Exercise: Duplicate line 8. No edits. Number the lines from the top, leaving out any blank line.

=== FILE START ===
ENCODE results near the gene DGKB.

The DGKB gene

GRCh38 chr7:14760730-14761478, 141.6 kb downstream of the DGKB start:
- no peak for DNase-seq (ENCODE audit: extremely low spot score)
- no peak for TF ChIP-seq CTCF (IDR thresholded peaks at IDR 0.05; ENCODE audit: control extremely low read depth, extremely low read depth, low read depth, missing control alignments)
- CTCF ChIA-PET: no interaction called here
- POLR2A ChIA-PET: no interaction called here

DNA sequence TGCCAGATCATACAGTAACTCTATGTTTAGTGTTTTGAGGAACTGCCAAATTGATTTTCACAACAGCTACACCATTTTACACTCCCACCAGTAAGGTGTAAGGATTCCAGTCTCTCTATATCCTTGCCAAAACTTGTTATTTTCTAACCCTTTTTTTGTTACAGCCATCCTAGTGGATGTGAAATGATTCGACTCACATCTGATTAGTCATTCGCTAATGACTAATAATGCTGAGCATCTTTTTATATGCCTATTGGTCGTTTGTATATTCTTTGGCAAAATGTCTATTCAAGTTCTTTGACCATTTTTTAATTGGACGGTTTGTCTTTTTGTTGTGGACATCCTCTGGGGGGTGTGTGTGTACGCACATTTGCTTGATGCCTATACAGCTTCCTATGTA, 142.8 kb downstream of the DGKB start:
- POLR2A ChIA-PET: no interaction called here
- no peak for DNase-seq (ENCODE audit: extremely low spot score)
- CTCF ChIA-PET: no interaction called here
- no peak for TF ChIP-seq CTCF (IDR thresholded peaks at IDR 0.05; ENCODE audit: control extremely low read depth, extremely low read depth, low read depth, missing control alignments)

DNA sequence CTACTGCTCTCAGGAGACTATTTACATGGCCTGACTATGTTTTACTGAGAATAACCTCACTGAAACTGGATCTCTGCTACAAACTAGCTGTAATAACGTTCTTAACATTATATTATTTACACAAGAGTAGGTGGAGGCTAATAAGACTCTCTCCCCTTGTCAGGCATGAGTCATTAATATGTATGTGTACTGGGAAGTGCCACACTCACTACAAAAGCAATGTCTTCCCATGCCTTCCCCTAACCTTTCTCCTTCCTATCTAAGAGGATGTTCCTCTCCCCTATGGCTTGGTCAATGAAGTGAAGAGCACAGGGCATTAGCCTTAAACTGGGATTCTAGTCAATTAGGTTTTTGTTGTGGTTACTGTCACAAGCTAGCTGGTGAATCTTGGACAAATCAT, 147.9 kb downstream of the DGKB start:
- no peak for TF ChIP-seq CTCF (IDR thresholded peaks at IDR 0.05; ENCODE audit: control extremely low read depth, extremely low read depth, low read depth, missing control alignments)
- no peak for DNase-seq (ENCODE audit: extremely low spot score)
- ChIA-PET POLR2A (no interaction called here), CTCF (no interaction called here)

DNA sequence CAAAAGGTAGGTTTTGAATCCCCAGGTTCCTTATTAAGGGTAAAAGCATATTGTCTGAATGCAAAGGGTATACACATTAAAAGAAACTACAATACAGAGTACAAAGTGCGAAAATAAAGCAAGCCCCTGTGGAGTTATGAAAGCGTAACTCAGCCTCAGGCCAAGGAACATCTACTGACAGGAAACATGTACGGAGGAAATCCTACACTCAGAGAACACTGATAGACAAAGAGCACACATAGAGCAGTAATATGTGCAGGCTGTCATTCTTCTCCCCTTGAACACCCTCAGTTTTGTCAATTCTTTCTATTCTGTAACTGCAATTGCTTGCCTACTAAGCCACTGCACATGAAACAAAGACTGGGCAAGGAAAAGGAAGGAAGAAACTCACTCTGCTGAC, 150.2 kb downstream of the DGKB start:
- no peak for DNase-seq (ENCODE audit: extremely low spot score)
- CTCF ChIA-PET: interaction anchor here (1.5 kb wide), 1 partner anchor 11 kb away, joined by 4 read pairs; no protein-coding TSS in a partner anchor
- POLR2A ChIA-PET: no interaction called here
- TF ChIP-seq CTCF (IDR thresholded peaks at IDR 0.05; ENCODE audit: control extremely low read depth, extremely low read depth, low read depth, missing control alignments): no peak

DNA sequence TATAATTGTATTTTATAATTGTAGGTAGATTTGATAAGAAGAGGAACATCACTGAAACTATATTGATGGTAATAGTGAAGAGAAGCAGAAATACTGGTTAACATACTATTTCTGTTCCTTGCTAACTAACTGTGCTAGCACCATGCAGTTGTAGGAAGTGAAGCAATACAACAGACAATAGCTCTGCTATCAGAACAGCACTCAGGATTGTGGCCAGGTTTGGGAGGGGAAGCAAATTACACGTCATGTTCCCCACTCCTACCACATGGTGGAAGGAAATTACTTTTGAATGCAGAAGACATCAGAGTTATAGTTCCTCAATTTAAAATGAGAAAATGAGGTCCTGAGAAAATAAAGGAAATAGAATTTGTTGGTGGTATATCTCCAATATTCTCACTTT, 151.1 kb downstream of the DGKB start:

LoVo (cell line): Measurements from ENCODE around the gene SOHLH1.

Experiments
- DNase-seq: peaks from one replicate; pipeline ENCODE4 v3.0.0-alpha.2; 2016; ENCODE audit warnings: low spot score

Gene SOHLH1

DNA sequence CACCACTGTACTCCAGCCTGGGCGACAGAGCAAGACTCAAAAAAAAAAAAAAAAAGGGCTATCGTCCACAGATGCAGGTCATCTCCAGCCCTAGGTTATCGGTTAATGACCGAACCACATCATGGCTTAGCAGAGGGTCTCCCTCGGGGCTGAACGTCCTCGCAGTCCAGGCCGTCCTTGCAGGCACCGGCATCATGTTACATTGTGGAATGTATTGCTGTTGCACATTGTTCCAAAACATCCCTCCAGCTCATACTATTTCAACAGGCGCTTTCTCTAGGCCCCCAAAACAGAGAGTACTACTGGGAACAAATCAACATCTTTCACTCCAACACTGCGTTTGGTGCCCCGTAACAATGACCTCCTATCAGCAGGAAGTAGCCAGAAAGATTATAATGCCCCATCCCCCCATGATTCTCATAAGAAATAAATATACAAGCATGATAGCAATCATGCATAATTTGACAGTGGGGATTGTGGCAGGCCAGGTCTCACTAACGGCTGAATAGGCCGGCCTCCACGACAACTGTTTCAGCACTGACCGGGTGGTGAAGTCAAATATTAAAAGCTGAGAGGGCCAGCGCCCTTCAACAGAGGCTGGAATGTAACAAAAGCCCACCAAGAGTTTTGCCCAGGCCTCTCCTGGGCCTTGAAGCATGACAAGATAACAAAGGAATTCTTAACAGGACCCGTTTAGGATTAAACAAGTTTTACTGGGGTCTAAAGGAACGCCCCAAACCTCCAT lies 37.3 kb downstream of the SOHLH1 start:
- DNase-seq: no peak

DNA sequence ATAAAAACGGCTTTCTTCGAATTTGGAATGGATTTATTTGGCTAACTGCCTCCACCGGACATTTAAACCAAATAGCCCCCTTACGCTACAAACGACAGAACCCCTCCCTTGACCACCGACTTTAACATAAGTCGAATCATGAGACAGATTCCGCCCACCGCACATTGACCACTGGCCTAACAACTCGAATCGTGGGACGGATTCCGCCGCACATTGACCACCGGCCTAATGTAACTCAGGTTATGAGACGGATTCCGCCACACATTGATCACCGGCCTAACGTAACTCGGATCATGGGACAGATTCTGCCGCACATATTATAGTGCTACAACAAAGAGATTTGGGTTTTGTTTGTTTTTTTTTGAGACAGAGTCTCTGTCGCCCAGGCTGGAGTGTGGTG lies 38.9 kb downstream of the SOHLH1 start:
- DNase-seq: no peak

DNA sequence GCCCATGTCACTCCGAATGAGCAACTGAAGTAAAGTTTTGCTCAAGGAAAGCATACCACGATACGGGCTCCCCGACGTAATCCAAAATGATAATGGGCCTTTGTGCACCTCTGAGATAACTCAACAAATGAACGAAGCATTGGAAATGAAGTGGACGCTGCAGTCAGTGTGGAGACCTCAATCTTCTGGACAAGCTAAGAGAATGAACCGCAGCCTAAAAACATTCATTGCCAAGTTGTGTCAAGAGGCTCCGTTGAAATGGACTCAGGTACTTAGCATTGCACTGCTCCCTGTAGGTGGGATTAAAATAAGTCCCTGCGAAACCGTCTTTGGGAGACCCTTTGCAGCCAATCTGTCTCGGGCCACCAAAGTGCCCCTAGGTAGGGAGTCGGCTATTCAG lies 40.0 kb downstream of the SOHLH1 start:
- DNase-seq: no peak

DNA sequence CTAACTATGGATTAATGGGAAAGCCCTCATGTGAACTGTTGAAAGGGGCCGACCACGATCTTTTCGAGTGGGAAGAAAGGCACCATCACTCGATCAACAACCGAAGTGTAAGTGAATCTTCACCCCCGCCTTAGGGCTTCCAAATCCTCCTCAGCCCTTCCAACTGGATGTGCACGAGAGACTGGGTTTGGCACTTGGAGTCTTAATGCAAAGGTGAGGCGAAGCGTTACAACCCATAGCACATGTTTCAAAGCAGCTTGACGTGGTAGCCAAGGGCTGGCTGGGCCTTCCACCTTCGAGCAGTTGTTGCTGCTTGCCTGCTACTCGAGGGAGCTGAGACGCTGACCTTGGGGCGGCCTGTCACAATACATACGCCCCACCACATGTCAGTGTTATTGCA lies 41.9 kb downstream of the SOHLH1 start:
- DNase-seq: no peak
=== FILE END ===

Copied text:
DNA sequence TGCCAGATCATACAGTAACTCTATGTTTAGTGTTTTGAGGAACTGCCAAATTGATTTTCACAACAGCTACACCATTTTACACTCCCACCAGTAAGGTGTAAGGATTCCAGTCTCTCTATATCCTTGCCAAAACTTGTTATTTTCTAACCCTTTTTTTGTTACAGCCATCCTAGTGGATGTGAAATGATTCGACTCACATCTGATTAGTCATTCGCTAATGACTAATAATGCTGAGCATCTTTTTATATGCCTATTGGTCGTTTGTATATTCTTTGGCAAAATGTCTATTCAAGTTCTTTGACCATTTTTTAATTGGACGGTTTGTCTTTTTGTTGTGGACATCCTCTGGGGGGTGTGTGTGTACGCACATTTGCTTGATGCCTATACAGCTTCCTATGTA, 142.8 kb downstream of the DGKB start: